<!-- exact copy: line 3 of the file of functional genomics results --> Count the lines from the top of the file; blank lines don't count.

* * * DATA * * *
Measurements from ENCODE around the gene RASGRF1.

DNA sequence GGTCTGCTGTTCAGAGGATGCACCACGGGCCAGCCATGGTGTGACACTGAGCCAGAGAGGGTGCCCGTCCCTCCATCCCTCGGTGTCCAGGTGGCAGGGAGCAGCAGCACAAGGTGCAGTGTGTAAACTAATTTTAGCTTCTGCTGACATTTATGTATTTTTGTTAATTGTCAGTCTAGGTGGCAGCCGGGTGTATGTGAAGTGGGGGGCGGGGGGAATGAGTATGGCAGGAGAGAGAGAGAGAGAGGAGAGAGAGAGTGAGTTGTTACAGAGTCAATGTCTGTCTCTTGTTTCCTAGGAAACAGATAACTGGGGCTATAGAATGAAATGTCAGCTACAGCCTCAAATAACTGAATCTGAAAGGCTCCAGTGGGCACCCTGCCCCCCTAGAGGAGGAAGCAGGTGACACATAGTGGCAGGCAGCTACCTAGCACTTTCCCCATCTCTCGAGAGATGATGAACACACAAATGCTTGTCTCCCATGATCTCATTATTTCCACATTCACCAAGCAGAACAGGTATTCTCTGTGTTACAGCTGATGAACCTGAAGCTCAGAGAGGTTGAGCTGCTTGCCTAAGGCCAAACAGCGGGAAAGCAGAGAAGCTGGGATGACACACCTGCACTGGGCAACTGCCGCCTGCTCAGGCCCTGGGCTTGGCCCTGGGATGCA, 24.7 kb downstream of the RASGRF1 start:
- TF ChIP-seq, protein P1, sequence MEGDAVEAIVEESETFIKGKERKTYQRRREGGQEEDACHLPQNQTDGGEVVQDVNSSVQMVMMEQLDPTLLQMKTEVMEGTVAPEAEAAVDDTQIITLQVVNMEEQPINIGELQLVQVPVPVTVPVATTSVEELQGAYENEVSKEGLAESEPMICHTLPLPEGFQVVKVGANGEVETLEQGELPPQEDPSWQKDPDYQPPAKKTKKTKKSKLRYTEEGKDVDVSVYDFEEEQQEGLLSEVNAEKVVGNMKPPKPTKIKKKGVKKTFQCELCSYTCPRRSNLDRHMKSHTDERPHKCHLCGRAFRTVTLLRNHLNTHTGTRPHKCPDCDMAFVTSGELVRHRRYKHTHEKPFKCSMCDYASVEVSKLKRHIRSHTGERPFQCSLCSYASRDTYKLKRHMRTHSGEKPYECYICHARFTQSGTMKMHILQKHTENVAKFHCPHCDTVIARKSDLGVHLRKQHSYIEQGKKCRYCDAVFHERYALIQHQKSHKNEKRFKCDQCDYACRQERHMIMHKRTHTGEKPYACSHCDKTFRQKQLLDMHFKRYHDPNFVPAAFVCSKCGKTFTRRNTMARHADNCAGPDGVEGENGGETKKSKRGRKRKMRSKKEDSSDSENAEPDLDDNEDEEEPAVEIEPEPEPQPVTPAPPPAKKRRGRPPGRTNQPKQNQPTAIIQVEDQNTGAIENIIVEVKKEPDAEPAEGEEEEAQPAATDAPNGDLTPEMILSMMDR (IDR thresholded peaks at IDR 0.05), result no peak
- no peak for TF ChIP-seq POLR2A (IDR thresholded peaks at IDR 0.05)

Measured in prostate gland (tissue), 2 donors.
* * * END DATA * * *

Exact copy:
- TF ChIP-seq, protein P1, sequence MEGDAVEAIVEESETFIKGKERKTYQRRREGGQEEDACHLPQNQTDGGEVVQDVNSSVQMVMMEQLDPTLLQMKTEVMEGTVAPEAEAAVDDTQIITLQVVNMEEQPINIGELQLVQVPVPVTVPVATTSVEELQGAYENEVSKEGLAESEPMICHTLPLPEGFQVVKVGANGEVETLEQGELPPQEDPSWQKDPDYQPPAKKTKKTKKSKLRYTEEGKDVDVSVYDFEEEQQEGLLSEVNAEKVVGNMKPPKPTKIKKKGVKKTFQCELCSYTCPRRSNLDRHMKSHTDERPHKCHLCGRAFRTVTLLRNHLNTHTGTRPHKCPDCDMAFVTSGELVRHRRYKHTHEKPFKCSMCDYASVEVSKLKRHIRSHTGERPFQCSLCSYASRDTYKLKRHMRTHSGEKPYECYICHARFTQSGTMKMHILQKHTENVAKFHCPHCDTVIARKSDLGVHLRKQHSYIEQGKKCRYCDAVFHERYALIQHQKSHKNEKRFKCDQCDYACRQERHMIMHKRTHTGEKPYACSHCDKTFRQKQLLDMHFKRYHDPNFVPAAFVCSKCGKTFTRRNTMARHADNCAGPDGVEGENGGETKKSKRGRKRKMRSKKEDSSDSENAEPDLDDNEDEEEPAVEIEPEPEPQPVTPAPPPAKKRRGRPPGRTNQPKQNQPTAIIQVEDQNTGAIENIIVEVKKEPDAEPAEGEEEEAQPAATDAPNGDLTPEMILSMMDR (IDR thresholded peaks at IDR 0.05), result no peak